Monday, 6 June 2011

Thermal bridges and nekkyo

There seems to be some confusion over thermal bridges. The concept in English, or in fact German where it arose, is connected with multidimensional heatflow.  Insulation is not really rocket science. All materials conduct heat, the better at conducting, and the thinner the layers, the more heat is conducted. The worse at conducting and the thicker, the less heat is conducted. Everyone knows this, so we'll put on a thick down jacket in the winter rather than a thin cotton shirt, and put a pile of newspapers rather than some aluminium foil on the table underneath a hot baking tray. It's very easy to calculate heat flow in one dimension. If there is an infinitely large wall, a uniform thickness of a uniform material with one temperature on one side, and another temperature on the other, then heat is going to flow in a straight line, in proportion to the conductivity of the material and the temperature difference, and in inverse proportion to its thickness.

Unfortunately, buildings are not made up of infinitely large walls of uniform materials. Or we may consider this to be fortunate if we appreciate having our own buildings, and the luxury of doors, floors and roofs. When the wall hits a window, or hits a corner, of if the wall is made up of different materials and contains pillars and beams, then the calculations change. The walls we are using in our house are basically made from a wooden frame of 120x120 mm pillars and beams, with the gaps between filled with insulation, then one layer of 50 mm insulation on the inside, and 100 mm of insulation on the outside, held in place by plastic brackets. If we forget about the internal and external layer for a moment, and just consider the 120x120 mm beams and pillars, filled with insulation, then we can do a simple calculation of the insulation performance by assuming that around 10% of the wall is wood, which has a conductivity of about 0.17 W/mK, and 90% glass wool, with a conductivity of about 0.04 W/mK.  Average them out and you get about 0.05 W/mK.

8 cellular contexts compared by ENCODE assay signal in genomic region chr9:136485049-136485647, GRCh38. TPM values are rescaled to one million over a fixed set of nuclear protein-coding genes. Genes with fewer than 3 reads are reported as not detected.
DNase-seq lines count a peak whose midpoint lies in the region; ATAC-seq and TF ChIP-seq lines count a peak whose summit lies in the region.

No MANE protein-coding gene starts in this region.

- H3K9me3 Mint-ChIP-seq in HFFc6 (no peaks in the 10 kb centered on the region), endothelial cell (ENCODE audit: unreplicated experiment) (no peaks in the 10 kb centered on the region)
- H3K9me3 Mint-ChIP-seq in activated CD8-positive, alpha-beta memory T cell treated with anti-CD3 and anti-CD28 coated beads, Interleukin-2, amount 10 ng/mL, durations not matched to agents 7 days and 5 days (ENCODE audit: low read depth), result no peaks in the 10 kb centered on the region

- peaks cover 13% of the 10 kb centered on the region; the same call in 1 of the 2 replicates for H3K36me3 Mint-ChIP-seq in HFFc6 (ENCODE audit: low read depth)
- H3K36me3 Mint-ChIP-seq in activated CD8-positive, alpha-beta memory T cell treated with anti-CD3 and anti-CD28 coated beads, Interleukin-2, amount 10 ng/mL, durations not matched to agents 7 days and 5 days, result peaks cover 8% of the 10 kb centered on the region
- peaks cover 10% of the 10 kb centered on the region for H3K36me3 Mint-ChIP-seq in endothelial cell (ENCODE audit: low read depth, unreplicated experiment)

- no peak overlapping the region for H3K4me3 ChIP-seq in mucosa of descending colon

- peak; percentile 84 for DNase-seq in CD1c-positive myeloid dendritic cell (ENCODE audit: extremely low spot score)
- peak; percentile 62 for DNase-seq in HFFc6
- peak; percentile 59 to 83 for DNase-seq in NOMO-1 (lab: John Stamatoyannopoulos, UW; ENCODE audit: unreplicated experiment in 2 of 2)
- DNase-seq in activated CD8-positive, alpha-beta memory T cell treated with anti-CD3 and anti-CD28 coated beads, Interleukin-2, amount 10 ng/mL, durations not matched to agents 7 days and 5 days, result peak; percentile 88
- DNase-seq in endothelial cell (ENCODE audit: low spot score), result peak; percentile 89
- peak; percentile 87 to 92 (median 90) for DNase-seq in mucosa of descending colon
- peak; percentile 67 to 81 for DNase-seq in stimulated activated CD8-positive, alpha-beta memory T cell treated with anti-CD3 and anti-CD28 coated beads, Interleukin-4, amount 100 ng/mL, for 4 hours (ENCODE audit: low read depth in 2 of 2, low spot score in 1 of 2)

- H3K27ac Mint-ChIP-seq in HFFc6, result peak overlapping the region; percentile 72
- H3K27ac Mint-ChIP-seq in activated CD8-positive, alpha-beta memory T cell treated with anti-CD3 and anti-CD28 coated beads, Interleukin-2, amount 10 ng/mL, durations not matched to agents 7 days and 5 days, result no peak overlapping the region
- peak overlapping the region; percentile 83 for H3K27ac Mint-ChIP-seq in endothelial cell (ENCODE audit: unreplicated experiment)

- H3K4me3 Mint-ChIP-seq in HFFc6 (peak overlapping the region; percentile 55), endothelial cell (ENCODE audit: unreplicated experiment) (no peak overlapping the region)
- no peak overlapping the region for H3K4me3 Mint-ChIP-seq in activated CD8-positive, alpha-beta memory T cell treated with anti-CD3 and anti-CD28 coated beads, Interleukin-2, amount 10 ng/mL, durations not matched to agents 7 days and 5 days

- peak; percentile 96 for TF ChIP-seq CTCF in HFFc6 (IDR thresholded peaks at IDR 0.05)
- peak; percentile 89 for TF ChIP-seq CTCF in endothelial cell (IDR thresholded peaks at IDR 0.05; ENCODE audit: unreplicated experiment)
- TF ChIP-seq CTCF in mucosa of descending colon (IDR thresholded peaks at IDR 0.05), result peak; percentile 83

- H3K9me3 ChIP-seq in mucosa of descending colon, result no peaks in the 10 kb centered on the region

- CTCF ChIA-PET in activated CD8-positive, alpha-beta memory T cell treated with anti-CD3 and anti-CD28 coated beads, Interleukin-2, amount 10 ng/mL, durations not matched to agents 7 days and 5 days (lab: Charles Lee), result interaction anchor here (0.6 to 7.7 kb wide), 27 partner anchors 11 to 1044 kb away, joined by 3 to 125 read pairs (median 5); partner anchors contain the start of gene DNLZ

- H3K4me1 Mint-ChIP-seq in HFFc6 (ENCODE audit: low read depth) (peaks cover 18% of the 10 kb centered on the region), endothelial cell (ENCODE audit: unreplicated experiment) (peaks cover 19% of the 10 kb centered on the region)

This is not really a thermal bridge in English, but is often referred to as Nekkyo (literally heat bridge) in Japanese. In one sense the wood is acting as a bridge for heat to get through the insulation. The same effect could happen with nails or various other heat conductors that find their way into buildings, innocently going about their business of stopping the buildings from falling down. The thermal bridge effect is usually considered a secondary effect to this. Once you start introducing different materials of non-uniform shapes and varying conductivities, heat does not simply travel in one direction. It will take the easiest path, and more heat is going to rush through the higher conductors, so the wall will lose more than the simple average suggests. As the amount of insulation goes up, the significance of this error becomes greater, and care must be taken within wall and roof structures and at the boundaries between walls, and between walls and floors, ceilings, doors or windows. Windows and doors should be designed and constructed so that the thermal bridge effects are as small as possible between glass and frame, between moving frame and stationary frame, and between the stationary frame and the wall. 

There's a great piece of software called Therm that can calculate all this.